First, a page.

In this context I did not (mean to) advocate talk of frameworks/frames or different languages. (You are confusing me with Azzouni or Carnap! Thanks, by the way.) I meant, rather, to suggest that physical theory often do not (tacitly) say 'all mathematical object exist'. I am objecting to a misplaced deference to science.
    In response to your concern about cutting up scientific theories--scientists do this all the time in their research and journal articles. So, why can't philosophers of mathematics learn to take close looks at how mathematical objects are used in different kinds of mathematical theory before they make general claims about mathematical existence? I am no verificationist; rather I am a naturalist reforming naturalism from within against short-cuts that reify this thing "science."

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  3. Sorry about that. I sort of felt like I was spewing off a bunch of stuff just because I've been thinking a lot about the relationship between indispensibility and Quine's overall dialogue with Carnap's ideas rather than responding directly to what you were saying. Maybe the stuff towards the end of my too-long comment about systematicity is more relevant though. What do you think of the idea that in reforming naturalism from within Quine placed a value on systematicity, which lead him to find set theory appealing as a background ontology accomodating both mathematical structuralism and semantic extensionalism, the "grammar" of which ought not be "gerrymandered"? This does seem in tension with the piecemeal approach you suggest and raises a wider question about the status of cognitive aims like systematicity within naturalist philosophy.(Probably not a matter to be settled in a comment thread, I guess).

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  4. Jeremy, I am no stranger to saying things in a blog that I regret later! So, no worries, I suppose.
    Yes, Quine is hostile to the piecemeal approach. In my private exchange with Hofweber I worried that his objections relied on Quine-an holism. Hofweber denied that. Instead he is worried about moves that split "truth" in a metaphysical and more deflationary parts (I suppose there are ways to read Azzouni like that). Again, that's not the intuition I wish to advocate here.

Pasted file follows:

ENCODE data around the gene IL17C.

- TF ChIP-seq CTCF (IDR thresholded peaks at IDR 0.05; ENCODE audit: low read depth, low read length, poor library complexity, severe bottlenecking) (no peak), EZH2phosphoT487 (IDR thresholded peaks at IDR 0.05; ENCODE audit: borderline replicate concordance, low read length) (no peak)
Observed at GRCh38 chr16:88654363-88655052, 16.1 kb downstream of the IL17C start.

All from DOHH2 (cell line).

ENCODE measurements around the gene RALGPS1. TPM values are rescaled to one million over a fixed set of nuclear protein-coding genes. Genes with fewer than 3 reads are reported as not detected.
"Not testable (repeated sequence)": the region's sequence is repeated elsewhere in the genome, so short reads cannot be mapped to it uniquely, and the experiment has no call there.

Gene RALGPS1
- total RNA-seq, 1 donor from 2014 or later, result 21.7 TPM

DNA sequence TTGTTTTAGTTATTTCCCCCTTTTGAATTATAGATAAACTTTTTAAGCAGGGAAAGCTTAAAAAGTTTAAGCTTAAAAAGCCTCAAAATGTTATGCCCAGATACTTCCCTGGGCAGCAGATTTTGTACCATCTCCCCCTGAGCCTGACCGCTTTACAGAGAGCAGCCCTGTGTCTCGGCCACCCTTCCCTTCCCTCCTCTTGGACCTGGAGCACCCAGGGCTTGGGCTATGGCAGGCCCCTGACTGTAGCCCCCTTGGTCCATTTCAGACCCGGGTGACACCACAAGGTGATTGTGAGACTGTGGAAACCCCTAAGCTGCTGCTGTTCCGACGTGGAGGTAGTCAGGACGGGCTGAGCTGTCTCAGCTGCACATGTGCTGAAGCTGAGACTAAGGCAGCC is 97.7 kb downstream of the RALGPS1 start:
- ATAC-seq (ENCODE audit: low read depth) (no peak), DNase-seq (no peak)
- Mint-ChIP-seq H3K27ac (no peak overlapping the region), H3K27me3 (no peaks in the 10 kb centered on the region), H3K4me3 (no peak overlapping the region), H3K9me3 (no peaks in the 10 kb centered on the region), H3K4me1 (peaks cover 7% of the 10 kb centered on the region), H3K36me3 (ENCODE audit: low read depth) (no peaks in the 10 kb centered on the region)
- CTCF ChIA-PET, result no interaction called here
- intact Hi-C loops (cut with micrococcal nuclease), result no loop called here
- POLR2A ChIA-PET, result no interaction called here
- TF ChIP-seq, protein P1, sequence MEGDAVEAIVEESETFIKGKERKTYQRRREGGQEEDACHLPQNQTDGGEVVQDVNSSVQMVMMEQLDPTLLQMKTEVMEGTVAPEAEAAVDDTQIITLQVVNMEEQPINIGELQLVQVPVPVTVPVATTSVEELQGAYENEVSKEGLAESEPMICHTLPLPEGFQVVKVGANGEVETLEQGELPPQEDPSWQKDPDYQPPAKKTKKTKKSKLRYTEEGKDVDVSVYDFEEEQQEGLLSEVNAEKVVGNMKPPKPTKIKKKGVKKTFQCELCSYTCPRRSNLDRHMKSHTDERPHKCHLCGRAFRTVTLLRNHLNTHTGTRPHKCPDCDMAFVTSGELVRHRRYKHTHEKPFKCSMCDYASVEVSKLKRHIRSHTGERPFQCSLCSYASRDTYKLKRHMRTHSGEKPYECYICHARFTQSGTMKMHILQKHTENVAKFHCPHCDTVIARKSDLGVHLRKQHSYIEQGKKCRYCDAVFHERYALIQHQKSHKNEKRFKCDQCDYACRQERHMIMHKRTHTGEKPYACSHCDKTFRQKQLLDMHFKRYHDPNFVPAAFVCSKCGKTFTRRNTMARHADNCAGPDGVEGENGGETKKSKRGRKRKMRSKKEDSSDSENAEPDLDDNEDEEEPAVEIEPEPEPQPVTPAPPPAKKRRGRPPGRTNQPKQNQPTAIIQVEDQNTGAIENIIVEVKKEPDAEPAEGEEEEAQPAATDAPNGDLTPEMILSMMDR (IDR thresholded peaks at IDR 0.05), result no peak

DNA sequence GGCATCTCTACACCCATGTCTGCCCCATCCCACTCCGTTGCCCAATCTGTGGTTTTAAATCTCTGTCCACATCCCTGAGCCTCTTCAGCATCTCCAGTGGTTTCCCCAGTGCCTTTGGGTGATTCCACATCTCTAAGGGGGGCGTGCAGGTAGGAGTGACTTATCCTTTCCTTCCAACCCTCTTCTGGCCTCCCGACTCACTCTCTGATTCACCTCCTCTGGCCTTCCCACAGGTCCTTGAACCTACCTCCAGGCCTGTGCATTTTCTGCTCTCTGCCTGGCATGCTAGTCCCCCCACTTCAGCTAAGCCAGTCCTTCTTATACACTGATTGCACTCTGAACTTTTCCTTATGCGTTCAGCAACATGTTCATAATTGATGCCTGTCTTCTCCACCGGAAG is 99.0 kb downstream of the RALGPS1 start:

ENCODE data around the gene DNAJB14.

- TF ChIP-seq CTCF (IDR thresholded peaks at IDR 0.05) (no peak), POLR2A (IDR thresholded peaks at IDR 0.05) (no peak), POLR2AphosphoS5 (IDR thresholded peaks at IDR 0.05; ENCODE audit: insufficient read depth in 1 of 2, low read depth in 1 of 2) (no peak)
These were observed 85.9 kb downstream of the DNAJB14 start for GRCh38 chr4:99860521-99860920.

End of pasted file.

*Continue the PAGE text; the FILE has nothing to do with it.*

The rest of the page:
Now it's true as you point out that against Carnap Quine has further moves to wish to challenge piece-meal approaches. As you rightly point out some of these have to do with a) systematicity (and the virtues of b) simplicity). I also suspect they have to do with c) taste (how else to read "pedantic tour de force). Finally, there seems to be a tacit argument that d) however we analyze the role of mathematical objects in science, we need to introduce a new language to do the accounting; and this allows Quine to raise the spectre of gerrymandered grammars. But as I hinted in my original post, there is a kind-of-arm-chair quality to this style of naturalism--it's far removed from the potentially messy practice of science. Scientists manage to cut upp scientific theories (in which numbers and other properties are often, as you say, intertwined) in all kinds of ways without them raising the fears that Quine alludes to. I hope this helps...

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  5. All the comments were long and long. Now I just comment at your bout your posting, maybe it wouldbe nice if make your paragaraph justified...
    Thanks :-)